Regional Dispatch Foxboro PD (copy)

Robert Verdone is the executive director of the Southeastern Massachusetts Regional Emergency Communications Center, which is temporarily headquartered at the Foxboro Public Safety Building.

Barely six weeks after the program was launched on a limited basis, plans to relocate the new multi-town regional dispatch agency to permanent quarters off Route 1 are continuing to move forward.

Town Manager William Keegan said last week that bid documents will be issued before month’s end to perform renovations to a long-vacant communications facility located in the High Rock section of the F. Gilbert Hills State Forest.

The Southeastern Massachusetts Regional 911 District board met in closed session Tuesday morning to discuss building design, security systems and engineering strategies for the proposed High Rock facility.

Since the beginning of July the regional agency — which provides emergency public safety communications for Foxboro, Mansfield, Easton and Norton — has been operating out of the Foxboro public safety building.

At present, only Foxboro and Mansfield are actively participating in the regional program. Norton and Easton, the other two district members, will join at a date to be determined.

Selectmen Chairman Mark Elfman said he was favorably impressed by a recent tour of the temporary operation in Foxboro.

“The big thing is when you call 911 you get right through to [the new agency],” Elfman said. “You don’t get patched through Framingham or anywhere else.”

Elfman said public safety officials estimate the improved communications could take from 3 to 5 minutes off emergency response times.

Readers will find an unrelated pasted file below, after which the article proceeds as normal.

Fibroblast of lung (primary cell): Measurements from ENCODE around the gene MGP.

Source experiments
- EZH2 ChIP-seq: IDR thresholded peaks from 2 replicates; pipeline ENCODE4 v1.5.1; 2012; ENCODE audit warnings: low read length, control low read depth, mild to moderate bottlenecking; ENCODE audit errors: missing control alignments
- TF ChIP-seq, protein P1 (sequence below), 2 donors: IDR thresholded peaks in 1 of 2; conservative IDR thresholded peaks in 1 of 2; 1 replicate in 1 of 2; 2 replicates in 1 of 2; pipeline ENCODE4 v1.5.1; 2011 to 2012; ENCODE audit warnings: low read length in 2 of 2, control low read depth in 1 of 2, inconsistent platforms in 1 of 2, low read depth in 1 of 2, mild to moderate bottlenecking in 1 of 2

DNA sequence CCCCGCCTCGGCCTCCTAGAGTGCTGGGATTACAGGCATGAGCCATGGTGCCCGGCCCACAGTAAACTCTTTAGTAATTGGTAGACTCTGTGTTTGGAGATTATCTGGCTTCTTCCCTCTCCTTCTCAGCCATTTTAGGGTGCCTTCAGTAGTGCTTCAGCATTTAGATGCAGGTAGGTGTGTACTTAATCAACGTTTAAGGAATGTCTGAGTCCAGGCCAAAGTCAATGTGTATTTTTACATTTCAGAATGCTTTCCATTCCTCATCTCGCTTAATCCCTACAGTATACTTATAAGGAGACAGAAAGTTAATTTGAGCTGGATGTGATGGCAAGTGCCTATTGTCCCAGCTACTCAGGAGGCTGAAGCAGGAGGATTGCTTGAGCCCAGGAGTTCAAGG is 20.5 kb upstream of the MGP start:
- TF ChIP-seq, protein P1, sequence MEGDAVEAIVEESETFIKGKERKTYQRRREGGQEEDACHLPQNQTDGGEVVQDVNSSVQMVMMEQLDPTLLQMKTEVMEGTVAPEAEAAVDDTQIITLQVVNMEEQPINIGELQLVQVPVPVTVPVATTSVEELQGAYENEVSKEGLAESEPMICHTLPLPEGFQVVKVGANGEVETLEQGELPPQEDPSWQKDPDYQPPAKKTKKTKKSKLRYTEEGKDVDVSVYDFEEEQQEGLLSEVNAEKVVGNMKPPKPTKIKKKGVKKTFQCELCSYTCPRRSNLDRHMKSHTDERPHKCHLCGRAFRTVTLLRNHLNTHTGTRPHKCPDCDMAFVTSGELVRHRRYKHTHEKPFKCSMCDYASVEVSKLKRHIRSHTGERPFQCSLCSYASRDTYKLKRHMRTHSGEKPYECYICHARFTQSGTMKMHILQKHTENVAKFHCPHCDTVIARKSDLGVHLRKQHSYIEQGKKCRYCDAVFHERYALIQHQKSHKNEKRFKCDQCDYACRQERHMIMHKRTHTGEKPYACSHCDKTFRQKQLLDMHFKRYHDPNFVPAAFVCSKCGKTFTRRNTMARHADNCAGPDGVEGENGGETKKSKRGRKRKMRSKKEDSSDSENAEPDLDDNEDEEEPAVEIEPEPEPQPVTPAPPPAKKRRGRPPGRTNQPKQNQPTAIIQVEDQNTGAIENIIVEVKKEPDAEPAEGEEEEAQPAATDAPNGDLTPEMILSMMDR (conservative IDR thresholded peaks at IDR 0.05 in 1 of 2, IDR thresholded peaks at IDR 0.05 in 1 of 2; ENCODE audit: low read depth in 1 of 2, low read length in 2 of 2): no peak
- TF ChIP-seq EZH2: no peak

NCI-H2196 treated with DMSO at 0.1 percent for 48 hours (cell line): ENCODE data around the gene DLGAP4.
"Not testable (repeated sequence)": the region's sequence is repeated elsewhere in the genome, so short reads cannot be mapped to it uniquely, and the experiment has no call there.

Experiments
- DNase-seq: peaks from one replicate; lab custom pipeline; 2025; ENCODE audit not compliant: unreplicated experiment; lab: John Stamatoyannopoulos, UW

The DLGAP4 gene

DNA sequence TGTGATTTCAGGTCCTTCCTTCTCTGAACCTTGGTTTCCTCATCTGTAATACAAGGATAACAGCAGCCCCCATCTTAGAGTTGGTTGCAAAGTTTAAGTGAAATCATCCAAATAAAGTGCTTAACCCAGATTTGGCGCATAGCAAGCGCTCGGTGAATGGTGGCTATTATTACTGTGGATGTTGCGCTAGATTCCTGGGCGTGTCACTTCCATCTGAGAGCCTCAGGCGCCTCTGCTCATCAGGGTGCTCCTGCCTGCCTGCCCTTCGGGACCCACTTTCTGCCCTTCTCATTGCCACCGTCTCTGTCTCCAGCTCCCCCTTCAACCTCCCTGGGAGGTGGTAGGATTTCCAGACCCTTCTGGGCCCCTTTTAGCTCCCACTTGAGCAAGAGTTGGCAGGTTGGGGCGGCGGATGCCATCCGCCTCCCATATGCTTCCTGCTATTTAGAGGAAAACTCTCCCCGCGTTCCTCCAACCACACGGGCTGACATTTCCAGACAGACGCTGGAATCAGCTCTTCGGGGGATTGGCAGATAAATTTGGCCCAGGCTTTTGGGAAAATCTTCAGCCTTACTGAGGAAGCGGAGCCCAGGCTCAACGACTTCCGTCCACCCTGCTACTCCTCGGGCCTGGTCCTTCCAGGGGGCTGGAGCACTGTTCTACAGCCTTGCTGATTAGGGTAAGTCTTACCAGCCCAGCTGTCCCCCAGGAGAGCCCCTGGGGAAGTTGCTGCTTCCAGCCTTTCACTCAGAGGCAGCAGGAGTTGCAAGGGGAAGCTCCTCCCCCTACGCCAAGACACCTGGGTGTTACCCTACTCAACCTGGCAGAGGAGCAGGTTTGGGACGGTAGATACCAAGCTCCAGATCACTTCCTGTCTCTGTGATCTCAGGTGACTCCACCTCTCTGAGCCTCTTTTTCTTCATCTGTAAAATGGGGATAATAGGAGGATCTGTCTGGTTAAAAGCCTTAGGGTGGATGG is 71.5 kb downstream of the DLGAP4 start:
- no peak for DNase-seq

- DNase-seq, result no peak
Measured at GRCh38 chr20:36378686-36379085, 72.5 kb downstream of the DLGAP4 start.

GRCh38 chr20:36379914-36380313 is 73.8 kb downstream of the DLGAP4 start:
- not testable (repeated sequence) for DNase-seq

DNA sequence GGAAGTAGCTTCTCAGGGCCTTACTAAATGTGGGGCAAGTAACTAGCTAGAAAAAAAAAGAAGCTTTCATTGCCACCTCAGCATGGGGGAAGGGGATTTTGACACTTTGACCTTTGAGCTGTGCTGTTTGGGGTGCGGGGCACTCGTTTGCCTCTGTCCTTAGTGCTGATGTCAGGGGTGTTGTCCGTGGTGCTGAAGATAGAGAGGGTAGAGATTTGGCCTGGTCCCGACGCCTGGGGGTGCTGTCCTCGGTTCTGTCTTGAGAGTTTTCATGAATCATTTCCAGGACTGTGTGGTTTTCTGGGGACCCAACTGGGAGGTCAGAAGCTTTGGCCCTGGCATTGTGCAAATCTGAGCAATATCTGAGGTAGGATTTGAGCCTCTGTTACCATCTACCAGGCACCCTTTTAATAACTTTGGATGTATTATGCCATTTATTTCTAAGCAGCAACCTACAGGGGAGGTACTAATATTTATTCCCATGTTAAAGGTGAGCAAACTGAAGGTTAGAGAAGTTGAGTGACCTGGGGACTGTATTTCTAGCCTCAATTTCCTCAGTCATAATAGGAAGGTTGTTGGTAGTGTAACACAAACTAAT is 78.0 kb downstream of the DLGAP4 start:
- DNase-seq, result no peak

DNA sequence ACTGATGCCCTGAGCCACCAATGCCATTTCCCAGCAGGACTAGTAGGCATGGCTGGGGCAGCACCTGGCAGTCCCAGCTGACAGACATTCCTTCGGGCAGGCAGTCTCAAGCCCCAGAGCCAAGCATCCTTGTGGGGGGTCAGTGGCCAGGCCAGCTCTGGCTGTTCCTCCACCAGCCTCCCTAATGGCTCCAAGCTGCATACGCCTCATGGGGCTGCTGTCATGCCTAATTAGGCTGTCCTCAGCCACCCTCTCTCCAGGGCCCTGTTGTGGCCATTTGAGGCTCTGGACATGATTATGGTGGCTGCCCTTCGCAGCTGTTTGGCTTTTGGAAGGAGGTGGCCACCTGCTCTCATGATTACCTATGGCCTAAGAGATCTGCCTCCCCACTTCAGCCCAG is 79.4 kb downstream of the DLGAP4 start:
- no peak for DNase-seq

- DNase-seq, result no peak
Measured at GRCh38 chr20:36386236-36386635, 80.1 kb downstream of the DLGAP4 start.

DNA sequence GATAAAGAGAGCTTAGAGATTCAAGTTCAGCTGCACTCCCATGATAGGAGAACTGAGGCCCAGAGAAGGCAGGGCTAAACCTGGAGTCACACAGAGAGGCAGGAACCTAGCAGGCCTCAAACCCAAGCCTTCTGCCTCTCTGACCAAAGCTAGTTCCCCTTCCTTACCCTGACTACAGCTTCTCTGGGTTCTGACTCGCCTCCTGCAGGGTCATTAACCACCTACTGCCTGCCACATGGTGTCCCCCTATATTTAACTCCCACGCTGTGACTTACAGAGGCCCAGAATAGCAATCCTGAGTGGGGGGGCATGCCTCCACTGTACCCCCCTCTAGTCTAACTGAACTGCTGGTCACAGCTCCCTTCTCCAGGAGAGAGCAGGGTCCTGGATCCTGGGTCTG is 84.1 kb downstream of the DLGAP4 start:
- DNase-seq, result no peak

Charter school tuitions dip

Foxboro is in line to receive more than a quarter-million dollars in unanticipated state aid based on the state budget signed recently by Gov. Charlie Baker.

Town Manager William Keegan told selectmen last week the unexpected windfall reflects a reduction in the amount charged by the state for Foxboro students attending charter schools.

In Massachusetts, charter schools are funded by tuition charges assessed against local school districts where students reside. The state also provides partial reimbursement to sending districts for tuition costs incurred.

According to state cherry sheet estimates, Foxboro’s charter school assessment for the fiscal year that began July 1 is $2,090,686, down nearly 9 percent from the town’s $2,334,300 assessment in fiscal 2019.

Partially offsetting this gain is a corresponding decrease in Foxboro’s charter school reimbursement for fiscal 2020, which was reduced to $207,506 from $375,815 the prior year.

Keegan did not specify any plans for the unanticipated funds.

Cable access funding squeeze

New federal rules that scale back the amount that cable providers must pay to fund local access operations will likely have less of an impact in Foxboro than in other communities.

According to Town Manager William Keegan, Foxboro Cable Access will be less affected by the changes because the corporation owns its own building on Central Street and is therefore more financially secure.

Historically, community programming was supported by franchise fees paid by cable companies (capped at 5 percent of the company’s gross revenue), as well as “in-kind benefits” such as free channels to carry programs and cable service to schools and government buildings negotiated in licensing agreements with towns.

But the Federal Communications Commission recently adopted a rule change that enables cable providers to use the value of some in-kind benefits to reduce franchise fees. The upshot is less money for local access corporations.

“We more or less anticipated this was going to be the case,” said Keegan, adding that local access programming has become more important to community awareness with the demise of print media outlets.

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